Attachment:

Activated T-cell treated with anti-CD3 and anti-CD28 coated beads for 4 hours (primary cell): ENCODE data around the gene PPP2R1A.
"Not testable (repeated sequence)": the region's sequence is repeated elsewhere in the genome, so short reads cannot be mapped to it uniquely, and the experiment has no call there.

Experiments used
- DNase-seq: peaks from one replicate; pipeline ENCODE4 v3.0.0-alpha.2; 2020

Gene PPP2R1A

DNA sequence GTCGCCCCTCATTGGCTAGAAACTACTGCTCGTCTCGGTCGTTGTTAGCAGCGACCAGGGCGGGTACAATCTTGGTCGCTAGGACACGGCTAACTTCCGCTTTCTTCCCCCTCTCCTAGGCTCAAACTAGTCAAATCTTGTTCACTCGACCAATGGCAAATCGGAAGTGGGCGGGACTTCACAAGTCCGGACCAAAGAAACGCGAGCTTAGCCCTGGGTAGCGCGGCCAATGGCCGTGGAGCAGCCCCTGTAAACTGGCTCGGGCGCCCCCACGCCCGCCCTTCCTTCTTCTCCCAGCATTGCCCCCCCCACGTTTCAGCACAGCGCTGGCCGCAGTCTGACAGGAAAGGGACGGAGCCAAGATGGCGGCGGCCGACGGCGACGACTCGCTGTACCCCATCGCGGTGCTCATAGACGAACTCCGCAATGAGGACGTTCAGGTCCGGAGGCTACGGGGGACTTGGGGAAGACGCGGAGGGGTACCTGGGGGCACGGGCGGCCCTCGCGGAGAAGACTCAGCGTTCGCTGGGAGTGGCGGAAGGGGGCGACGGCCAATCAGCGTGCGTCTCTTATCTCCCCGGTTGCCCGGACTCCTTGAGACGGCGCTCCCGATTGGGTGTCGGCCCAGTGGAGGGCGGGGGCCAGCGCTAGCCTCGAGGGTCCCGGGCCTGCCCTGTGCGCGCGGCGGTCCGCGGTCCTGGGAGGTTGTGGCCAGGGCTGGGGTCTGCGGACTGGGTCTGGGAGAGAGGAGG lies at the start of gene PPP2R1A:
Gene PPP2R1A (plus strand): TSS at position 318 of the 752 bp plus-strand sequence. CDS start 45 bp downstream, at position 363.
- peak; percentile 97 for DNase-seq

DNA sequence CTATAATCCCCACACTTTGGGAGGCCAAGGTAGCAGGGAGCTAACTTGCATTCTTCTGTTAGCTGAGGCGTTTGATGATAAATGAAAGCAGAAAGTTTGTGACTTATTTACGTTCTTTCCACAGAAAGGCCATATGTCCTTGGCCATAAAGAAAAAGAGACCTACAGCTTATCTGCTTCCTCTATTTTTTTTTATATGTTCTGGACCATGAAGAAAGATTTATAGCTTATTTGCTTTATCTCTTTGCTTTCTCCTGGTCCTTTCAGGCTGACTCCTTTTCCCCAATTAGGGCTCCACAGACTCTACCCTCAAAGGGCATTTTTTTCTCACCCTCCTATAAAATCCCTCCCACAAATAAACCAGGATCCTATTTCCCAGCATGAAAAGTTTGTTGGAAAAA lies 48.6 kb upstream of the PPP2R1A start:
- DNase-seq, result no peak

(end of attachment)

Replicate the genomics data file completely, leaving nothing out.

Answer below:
Activated T-cell treated with anti-CD3 and anti-CD28 coated beads for 4 hours (primary cell): ENCODE data around the gene PPP2R1A.
"Not testable (repeated sequence)": the region's sequence is repeated elsewhere in the genome, so short reads cannot be mapped to it uniquely, and the experiment has no call there.

Experiments used
- DNase-seq: peaks from one replicate; pipeline ENCODE4 v3.0.0-alpha.2; 2020

Gene PPP2R1A

DNA sequence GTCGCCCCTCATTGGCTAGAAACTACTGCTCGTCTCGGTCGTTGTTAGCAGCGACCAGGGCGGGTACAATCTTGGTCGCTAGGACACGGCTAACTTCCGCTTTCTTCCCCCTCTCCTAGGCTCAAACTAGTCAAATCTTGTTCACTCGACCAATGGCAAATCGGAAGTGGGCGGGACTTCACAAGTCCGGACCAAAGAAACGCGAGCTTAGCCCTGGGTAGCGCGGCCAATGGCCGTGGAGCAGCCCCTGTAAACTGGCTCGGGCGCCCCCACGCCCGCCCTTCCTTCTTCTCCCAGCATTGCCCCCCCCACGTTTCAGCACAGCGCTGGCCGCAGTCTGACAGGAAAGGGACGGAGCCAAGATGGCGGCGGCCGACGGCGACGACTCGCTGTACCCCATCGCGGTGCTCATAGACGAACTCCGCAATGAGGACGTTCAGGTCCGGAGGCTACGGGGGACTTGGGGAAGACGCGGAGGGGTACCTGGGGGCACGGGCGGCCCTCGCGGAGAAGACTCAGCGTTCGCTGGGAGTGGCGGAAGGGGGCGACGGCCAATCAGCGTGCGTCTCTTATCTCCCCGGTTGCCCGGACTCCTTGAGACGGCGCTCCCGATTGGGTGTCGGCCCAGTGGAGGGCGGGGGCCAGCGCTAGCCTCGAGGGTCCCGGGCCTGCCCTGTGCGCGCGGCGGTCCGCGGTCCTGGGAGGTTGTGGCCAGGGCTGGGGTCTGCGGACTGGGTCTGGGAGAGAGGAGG lies at the start of gene PPP2R1A:
Gene PPP2R1A (plus strand): TSS at position 318 of the 752 bp plus-strand sequence. CDS start 45 bp downstream, at position 363.
- peak; percentile 97 for DNase-seq

DNA sequence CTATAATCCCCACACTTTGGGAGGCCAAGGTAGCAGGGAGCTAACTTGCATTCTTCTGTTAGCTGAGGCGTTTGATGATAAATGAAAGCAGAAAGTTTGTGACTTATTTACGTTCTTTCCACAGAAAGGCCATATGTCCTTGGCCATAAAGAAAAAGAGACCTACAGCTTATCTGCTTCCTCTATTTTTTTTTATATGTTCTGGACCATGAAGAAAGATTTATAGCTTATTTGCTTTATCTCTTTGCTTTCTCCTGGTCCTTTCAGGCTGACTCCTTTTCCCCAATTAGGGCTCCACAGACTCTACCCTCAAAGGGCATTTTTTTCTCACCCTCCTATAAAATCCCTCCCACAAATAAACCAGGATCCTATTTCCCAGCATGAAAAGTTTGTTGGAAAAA lies 48.6 kb upstream of the PPP2R1A start:
- DNase-seq, result no peak